Thursday, 16 May 2013

Hi-Fi to Wi-Fi: applying technology to the museum: HME Meeting Monday May 13, 2013

Guess where this QR code leads?
Using technology to meet accessibility needs for visitors to museums and galleries in historic homes/buildings
•    if there is no elevator or access for people with physical disabilities how do they see your site?
•    using screens and videography to explore the site.
•    screens would be set up in the lobby.
•    how to make these videos interactive and exploratory?
•    Museum and Technology Grant

•    Hamilton Factory Media has equipment rentals
•    use PowerPoint or Keynote to create visual program for display.
•    these video terminals/screens can also be used to showcase your site for prospective visitors who are concerned with what they’re going to see for the admission paid.

Ways to use technology to enhance your exhibitions and programs
•    Historical context: Ruthven played television commercials from the 1960s in their 1960s era kitchen during the Christmas season.
•    iPads can be borrowed for enhanced visitor experience and information.
o    issue with visitors signing release forms to ensure iPads be returned was problematic and caused visitor mistrust.
o    mounting iPads in kiosks might be a better option.
•    QR codes to be used with smartphones to give information.
o    RBG uses QR codes along their trail system.
o    iPods and iPads can also read these.
o    QR code app available for iPhone called Scan

•    Digital images of archival material make it easily accessible when it otherwise can’t be accessed.

Do we need a mixed-device environment in our museums and galleries?

Is technology a more inexpensive option than print materials?

Content generation for QR codes, social media, iPads is too time consuming?

The importance of tracking usage is important and can give information as to the demographic most using technology at your site or your social media.
•    Always question who your demographic is and if they are even users of technology (is offering technology a waste of your resources and time if your visitors don’t use it).
•    what technology is best suited for your demographic?
•    non-users might find touch screens simple and easier to use, certainly less intimidating.

Changing technology is a concern.

Social Media: Good or Bad?
•    can be a great introduction to your site.
•    can be easy “informal and friendly” access for research questions and collections concerns.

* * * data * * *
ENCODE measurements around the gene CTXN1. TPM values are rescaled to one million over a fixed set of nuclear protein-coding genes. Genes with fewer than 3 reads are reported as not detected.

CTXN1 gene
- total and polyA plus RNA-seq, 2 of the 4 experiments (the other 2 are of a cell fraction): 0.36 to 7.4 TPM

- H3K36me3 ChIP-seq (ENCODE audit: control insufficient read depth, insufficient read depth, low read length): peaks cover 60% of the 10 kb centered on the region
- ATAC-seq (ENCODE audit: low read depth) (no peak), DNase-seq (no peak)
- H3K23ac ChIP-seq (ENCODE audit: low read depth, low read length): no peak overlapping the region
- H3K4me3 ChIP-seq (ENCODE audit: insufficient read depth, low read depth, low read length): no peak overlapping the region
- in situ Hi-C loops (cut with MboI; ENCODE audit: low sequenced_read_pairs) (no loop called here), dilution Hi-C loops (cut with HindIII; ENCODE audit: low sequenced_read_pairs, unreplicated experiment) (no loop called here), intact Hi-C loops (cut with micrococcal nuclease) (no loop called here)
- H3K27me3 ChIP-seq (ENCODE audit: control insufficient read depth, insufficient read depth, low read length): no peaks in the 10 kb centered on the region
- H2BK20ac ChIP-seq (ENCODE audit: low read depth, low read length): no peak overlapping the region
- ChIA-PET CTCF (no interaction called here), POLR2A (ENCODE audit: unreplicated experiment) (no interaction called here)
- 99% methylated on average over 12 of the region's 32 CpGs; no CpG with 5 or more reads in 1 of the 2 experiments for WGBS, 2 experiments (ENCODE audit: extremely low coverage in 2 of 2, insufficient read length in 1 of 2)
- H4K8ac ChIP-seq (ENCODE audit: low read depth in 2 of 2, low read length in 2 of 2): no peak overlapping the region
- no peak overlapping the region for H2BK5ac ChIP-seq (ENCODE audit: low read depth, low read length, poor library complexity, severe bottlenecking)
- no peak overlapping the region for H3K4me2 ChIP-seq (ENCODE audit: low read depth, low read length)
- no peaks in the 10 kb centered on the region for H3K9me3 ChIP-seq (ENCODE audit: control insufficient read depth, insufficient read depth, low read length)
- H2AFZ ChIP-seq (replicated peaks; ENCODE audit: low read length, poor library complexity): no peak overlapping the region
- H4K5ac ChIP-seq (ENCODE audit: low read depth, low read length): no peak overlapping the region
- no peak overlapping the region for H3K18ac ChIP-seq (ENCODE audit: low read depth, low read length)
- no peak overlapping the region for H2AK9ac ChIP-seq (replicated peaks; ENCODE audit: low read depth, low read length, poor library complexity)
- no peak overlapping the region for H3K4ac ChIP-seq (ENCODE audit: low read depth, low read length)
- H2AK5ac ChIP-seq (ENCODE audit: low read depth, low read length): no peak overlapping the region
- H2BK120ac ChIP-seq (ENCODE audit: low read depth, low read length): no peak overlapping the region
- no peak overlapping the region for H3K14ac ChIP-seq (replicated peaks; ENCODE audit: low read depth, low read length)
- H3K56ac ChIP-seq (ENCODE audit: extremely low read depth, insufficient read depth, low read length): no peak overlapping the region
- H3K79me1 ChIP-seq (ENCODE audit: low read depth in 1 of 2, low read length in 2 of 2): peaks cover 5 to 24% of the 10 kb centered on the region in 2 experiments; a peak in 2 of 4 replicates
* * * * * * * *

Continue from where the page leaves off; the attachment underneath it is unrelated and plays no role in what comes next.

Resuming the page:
•    can break down institutional hierarchies as an entrance into your institution.
•    Facebook as a search tool for tourists.
•    can use Foursquare for Facebook feed data.
•    social media allows for other institutions to link to your site to create communities.
•    allows for a conversational tone for information about your site (less formal).
•    suggested that the ideal time to post is after 1pm.
•    always post information with pictures/images to catch attention.
•    Facebook and Twitter allows preloading content to post at certain times.
•    social media builds relationships between museum/gallery staff and the community.

•    meet the requirements of useful/practical and cool.
•    a useful and easy to use database is an excellent resource for international audiences.
•    issue of data entry and ensuring the data loaded into the database is correct.

Online Classes/Courses and Content
•    programming can be made available on your website.
•    great for adult classes to offer online content to go with in-gallery content.
•    Google Hangouts allow for recordable conversations/ lectures.
•    Khan Academy’s.
•    conversational short videos with art historians, historians and staff are great learning tools.
•    Ask a Curator.

OMA Education Program Course

Courtesy OMA's Twitter! @museumsontario
I just returned from an intensive, 3-day course in Sarnia with the OMA.
It was their Education Programs course, part of their Certificate in Museums Studies.

Held in the beautiful new Judith & Norman Alix Gallery, the instructor Melissa Wakeling from Glanmore National Historic Site was a wonderful facilitator, introducing great concepts and modeling best practice throughout! (that is, teaching to all possible learning intelligences).

Here, I thought I'd share with you a few of the great take-aways from the course:

Know your learning style. While this may seem self-indulgent, knowing your preferred learning style will help you recognize any preference you may have when constructing programs and activities. What you think is a great activity may only be working with your preferred learning style.
Assess your learning style here.

Beware apple pigs! That is, make sure your museum's mandate is always connected to your programming. Create activities accordingly. It's a baseless activity for a heritage village museum to stick marshmallows on an apple in the shape of a pig for a harvest-themed program (unless, of course, you can find early settlers who did this with their precious produce!)

Feed 'em, teach 'em, entertain 'em. Adults learn differently from children. They're also motivated by different factors. Want to get adults in to your museum? Feed 'em, teach 'em, and entertain 'em.

Curriculum, curriculum, curriculum! Teachers are busy people. We want them in our museums, and we can make it easier for them to come here by adding value to our programs and marketing that will appeal directly to them. Teachers need to justify their field trips: make clear connections to curriculum. Even better (for all you keeners), make a rubric for your program. Allow the teacher to stand back and have the chance to observe the class. And, with a handy rubric, they can grade the students easily. And certainly, speak their language! We all have insider-speak; if you use the glossary (found in the Ontario Curriculum), then the teacher (and students!) can very easily make connections to what they're doing in class.